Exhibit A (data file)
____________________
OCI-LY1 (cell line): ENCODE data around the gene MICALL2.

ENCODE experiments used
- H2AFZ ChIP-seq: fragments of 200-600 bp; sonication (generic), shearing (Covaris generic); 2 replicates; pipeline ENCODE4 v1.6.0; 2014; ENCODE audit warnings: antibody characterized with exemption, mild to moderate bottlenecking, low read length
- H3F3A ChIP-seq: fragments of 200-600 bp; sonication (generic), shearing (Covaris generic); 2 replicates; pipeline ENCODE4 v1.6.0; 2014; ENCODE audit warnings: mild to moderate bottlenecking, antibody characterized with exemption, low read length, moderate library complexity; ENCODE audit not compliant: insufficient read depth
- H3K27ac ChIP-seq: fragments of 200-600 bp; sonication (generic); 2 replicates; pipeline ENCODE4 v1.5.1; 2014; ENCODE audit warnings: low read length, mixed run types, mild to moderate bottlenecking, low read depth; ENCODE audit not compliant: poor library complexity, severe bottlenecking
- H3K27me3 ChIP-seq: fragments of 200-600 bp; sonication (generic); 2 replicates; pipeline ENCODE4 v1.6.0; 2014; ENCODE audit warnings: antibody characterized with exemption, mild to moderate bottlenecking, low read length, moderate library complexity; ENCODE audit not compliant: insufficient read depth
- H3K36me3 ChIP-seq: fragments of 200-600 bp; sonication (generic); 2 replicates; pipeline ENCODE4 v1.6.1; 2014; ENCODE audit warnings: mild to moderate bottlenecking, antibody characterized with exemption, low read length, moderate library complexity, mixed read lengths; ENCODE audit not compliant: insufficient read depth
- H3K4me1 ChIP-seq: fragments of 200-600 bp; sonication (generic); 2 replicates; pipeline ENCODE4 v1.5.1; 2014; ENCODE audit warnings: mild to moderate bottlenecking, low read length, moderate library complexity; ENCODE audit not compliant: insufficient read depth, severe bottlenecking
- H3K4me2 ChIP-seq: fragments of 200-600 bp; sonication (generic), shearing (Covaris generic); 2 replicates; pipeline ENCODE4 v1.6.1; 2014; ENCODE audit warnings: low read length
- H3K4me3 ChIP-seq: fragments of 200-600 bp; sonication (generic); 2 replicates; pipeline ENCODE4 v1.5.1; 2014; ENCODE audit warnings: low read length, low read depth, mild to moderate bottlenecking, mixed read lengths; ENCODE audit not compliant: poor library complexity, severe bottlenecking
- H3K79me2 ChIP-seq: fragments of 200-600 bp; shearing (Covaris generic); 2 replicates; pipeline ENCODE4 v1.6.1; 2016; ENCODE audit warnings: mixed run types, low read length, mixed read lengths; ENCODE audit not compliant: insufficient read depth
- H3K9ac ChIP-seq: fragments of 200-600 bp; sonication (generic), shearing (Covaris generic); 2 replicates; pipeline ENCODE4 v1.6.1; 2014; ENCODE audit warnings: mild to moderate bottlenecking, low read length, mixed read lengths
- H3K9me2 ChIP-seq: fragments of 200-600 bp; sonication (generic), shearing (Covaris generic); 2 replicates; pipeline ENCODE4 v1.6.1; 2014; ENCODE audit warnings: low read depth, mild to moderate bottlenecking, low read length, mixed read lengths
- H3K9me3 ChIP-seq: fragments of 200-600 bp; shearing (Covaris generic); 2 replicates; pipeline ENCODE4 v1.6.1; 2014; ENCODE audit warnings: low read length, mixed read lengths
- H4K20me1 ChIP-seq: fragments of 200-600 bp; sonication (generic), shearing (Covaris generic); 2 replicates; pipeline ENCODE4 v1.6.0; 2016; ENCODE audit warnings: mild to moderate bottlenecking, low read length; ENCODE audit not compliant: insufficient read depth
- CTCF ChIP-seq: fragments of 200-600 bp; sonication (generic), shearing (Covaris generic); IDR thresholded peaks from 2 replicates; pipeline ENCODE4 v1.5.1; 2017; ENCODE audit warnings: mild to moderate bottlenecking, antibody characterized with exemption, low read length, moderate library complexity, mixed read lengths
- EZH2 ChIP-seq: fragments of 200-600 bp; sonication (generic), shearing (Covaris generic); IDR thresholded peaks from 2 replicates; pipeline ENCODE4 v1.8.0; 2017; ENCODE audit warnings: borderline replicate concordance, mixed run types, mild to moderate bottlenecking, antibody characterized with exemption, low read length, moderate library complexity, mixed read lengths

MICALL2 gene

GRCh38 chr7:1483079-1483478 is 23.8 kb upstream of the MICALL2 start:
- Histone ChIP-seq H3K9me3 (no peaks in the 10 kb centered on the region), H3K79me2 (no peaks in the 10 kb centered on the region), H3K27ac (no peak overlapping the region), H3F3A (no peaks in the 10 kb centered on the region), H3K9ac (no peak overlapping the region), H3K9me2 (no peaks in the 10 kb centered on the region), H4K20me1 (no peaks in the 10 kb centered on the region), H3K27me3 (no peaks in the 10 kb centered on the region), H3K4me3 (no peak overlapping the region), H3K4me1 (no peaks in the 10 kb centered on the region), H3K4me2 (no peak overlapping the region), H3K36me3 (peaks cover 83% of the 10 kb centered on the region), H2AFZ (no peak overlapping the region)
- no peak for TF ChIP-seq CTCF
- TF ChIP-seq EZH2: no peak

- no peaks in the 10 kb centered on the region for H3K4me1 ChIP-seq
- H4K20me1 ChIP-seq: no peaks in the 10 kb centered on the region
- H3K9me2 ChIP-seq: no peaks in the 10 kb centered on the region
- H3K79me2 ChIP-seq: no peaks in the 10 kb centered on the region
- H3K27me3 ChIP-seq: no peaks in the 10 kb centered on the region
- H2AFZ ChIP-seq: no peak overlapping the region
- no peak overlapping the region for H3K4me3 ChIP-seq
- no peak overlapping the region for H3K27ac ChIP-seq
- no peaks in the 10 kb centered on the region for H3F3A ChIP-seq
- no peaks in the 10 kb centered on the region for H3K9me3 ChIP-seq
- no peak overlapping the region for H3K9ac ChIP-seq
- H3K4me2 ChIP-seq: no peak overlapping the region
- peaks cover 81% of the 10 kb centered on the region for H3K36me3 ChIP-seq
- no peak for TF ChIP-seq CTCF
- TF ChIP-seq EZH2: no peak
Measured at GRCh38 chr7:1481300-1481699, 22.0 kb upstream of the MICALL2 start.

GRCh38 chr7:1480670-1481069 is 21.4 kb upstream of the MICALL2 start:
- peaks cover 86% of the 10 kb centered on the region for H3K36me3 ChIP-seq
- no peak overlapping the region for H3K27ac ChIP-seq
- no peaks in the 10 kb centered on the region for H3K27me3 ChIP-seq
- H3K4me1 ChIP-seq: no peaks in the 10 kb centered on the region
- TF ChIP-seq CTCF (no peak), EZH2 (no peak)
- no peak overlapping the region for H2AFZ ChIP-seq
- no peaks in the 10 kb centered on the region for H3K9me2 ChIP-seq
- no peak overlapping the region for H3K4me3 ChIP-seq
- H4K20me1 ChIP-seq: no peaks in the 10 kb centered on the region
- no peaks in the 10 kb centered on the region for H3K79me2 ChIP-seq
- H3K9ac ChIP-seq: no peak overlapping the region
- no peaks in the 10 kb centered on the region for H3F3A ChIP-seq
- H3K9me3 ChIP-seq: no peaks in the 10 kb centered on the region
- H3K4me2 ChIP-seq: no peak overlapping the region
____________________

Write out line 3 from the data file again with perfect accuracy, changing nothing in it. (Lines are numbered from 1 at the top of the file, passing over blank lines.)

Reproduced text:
- H2AFZ ChIP-seq: fragments of 200-600 bp; sonication (generic), shearing (Covaris generic); 2 replicates; pipeline ENCODE4 v1.6.0; 2014; ENCODE audit warnings: antibody characterized with exemption, mild to moderate bottlenecking, low read length